“The actual risk to each student living in a dorm is extremely low.”

Like COVID-19, people can have asymptomatic monkeypox, although it’s unclear yet whether those without symptoms can spread the virus.

At the time of publication, the state of Michigan had 143 cases of monkeypox–although experts say this is most likely a gross undercount due to a lack of testing. 

“The first line of defense is just education,” Brown said. He recommended isolating at the first sign of lesions or other monkeypox symptoms. He pointed to the Centers for Disease Control’s website, specifically a page about safer sex and social gatherings, as a good way to stay up-to-date on the virus’s spread and healthcare recommendations.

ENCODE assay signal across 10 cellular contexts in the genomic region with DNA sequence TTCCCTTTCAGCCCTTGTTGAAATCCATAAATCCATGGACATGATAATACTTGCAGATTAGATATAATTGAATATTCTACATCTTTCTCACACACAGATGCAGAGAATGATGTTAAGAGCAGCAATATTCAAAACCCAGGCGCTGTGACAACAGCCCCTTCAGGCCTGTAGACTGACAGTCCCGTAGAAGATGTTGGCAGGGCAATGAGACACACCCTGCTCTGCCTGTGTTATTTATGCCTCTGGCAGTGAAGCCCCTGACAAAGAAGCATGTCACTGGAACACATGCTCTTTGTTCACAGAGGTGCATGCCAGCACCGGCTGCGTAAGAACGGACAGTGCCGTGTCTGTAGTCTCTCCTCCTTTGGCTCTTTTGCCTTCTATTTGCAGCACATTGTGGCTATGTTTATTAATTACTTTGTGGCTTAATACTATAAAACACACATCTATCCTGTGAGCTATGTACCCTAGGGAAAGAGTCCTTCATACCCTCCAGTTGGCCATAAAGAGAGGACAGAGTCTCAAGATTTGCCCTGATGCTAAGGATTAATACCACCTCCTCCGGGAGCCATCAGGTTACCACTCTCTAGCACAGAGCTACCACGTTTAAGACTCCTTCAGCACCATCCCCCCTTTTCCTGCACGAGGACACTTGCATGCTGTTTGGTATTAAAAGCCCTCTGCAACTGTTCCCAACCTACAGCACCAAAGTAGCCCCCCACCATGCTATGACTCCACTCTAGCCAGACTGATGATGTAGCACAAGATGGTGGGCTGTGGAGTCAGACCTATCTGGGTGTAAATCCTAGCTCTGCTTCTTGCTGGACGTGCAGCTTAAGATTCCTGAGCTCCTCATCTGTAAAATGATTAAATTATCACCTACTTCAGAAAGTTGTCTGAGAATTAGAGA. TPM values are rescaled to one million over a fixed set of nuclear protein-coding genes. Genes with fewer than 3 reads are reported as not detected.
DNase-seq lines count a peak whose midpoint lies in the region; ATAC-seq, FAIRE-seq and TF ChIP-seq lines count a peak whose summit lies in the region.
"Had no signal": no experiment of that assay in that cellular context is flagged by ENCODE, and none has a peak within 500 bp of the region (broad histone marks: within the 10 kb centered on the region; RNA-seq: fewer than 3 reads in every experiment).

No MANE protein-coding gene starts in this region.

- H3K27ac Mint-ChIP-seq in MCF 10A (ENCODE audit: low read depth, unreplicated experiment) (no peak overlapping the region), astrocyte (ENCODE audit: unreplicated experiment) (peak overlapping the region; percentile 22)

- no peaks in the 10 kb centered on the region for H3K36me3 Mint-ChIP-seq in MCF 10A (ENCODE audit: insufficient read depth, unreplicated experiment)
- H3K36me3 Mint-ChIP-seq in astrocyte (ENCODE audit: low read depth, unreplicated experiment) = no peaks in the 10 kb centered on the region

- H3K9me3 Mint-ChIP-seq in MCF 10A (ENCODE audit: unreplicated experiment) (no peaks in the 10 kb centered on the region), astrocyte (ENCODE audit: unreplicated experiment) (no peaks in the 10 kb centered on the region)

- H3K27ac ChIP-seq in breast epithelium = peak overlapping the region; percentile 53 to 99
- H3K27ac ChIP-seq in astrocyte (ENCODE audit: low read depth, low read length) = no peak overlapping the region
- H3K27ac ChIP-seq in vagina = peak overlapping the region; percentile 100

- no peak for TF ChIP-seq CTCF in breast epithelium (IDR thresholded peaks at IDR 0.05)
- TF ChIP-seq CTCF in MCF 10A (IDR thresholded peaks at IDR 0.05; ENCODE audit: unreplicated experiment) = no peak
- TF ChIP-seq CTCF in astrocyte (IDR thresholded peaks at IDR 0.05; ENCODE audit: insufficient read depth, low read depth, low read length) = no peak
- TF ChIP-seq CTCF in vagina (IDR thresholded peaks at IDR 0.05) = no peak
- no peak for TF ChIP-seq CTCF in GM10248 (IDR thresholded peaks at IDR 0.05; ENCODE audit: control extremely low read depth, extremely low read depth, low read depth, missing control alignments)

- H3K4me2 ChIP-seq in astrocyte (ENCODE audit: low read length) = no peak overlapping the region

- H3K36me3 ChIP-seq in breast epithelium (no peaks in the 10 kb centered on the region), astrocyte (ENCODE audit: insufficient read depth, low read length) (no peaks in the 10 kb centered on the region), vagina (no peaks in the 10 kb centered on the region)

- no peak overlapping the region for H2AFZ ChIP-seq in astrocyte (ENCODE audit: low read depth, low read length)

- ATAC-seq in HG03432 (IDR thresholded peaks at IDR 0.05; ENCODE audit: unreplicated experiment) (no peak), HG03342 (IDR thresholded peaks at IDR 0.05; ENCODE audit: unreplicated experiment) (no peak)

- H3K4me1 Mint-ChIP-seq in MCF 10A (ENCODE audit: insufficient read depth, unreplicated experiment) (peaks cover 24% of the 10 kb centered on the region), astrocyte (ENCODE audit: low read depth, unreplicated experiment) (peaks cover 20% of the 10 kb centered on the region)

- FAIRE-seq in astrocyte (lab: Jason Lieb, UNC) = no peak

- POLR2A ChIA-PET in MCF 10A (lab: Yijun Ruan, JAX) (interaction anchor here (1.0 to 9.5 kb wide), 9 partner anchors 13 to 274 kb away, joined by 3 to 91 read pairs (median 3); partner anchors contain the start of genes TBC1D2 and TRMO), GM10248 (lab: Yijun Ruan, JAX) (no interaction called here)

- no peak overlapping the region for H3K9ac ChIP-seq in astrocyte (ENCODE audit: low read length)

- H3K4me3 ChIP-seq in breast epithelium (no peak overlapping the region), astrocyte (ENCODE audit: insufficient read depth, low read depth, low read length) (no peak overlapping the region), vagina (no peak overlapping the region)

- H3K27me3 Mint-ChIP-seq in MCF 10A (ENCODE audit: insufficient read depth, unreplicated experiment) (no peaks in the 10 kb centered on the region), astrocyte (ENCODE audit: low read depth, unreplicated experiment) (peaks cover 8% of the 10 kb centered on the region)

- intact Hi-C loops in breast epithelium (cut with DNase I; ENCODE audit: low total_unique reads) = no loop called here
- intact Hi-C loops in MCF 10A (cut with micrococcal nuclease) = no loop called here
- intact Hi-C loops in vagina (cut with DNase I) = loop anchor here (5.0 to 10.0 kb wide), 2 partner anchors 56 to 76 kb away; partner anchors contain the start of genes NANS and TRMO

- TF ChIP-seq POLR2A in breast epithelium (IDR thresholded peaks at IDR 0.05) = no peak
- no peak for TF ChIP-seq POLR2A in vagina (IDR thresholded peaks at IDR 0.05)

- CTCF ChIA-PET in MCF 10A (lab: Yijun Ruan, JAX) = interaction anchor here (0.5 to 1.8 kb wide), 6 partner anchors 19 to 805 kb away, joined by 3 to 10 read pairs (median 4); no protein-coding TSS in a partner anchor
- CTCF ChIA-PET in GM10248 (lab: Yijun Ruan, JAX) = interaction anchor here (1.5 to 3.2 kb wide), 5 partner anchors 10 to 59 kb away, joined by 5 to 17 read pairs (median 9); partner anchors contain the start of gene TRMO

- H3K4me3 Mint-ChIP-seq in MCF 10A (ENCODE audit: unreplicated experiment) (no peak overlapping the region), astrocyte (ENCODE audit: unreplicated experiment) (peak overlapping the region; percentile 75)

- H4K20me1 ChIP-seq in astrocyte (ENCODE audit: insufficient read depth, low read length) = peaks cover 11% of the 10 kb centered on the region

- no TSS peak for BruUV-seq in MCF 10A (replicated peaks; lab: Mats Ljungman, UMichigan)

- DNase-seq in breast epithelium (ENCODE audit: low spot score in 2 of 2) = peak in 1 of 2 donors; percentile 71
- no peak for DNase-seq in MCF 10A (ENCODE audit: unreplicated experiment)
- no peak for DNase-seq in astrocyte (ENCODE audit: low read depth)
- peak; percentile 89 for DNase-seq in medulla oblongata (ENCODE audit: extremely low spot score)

What about a vaccine? 

JYNNEOS is a vaccine that was approved in 2019 for preventing both monkeypox and smallpox in people ages 18 and older. It’s a two-dose vaccine, and full protection kicks in about 14 days after the second dose. Another vaccine, ACAM2000, is an alternative. It’s a single-dose shot that takes four weeks for protection to kick in. But it’s not recommended for people with severely weakened immune systems due to its increased risk of side effects. 

Those who are currently eligible for a vaccine are: 

  • People who have been in close contact with someone who’s tested positive for monkeypox, like parents of young children or people in other caretaking roles, and
  • People who have had multiple sexual partners in the last two weeks in an area with a high cause number, due to increased skin-to-skin contact during sex.